source=all_month.csv place=*California* | stats count, max(mag), min(mag), range(mag), avg(mag) BY magType

The results look like this:

magType count max(mag) min(mag) range(mag) avg(mag)
H 123 2.8 0.0 2.8 0.549593
MbLg 1 0 0 0 0.0000000
Md 1565 3.2 0.1 3.1 1.056486
Me 2 2.0 1.6 .04 1.800000
Ml 1202 4.3 -0.4 4.7 1.226622
Mw 6 4.9 3.0 1.9 3.650000
ml 10 1.56 0.19 1.37 0.934000

mean(<value>)

This function returns the arithmetic mean of the values in a field.

The mean values should be exactly the same as the values calculated using the avg() function.

Usage

You can use this function with the stats, eventstats, streamstats, and timechart commands.

To use named arguments, you must specify the argument name before the argument value. For example: 

... mean(value:kbps)

Basic example

The following example returns the mean of the values in the kbps field.

...| stats mean(kbps)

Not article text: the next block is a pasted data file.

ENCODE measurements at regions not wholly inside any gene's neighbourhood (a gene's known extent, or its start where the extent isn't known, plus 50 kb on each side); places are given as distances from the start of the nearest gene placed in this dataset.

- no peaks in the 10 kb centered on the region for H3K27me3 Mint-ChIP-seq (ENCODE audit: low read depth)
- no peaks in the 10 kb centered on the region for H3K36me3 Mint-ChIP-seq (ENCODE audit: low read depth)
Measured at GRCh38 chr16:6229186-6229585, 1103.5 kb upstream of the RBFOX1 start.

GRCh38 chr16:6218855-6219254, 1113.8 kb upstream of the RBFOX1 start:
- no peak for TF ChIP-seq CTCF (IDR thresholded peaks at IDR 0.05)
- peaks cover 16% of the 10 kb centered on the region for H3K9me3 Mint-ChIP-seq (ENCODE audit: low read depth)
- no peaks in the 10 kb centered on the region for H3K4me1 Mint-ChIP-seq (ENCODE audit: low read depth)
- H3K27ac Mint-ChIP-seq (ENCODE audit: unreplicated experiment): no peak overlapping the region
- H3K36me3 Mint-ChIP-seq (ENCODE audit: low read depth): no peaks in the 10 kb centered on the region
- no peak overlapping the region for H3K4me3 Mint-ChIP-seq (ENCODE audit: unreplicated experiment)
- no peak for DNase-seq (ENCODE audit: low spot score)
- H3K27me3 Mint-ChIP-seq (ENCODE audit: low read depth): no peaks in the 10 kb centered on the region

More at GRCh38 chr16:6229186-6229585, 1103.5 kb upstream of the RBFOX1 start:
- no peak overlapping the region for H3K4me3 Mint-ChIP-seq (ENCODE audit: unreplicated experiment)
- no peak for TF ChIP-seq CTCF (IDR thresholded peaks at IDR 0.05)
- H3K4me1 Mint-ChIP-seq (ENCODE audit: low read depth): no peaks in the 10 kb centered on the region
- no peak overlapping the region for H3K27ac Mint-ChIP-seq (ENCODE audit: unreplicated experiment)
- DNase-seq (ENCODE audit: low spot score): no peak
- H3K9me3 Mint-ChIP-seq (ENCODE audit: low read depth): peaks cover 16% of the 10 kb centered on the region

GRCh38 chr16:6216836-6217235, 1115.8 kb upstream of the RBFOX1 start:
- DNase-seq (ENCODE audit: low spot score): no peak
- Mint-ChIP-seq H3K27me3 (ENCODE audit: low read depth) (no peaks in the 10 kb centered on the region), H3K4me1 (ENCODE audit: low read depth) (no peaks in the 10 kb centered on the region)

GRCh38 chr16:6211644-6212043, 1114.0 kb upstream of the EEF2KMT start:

Extended example

This search uses recent earthquake data downloaded from the USGS Earthquakes website. The data is a comma separated ASCII text file that contains magnitude (mag), coordinates (latitude, longitude), region (place), etc., for each earthquake recorded.

Run the following search to find the mean, standard deviation, and variance of the magnitudes of recent quakes by magnitude type.

source=usgs place=*California* | stats count mean(mag), stdev(mag), var(mag) BY magType

The results look like this:

magType count mean(mag) std(mag) var(mag)
H 123 0.549593 0.356985 0.127438
MbLg 1 0.000000 0.000000 0.000000
Md 1565 1.056486 0.580042 0.336449
Me 2 1.800000 0.346410 0.120000
Ml 1202 1.226622 0.629664 0.396476
Mw 6 3.650000 0.716240 0.513000
ml 10 0.934000 0.560401 0.314049

median(<value>)

This function returns the middle-most value of the values in a field.

Usage

You can use this function with the stats, eventstats, streamstats, and timechart commands.

If you have an even number of search results, the median calculation is the average of the two middle-most values.

To use named arguments, you must specify the argument name before the argument value. For example: 

... median(value:category_count)

Basic example

Consider the following list of values, which counts the number of different customers who purchased something from the Buttercup Games online store yesterday. The values are organized by the type of product (accessories, t-shirts, and type of games) that customers purchased.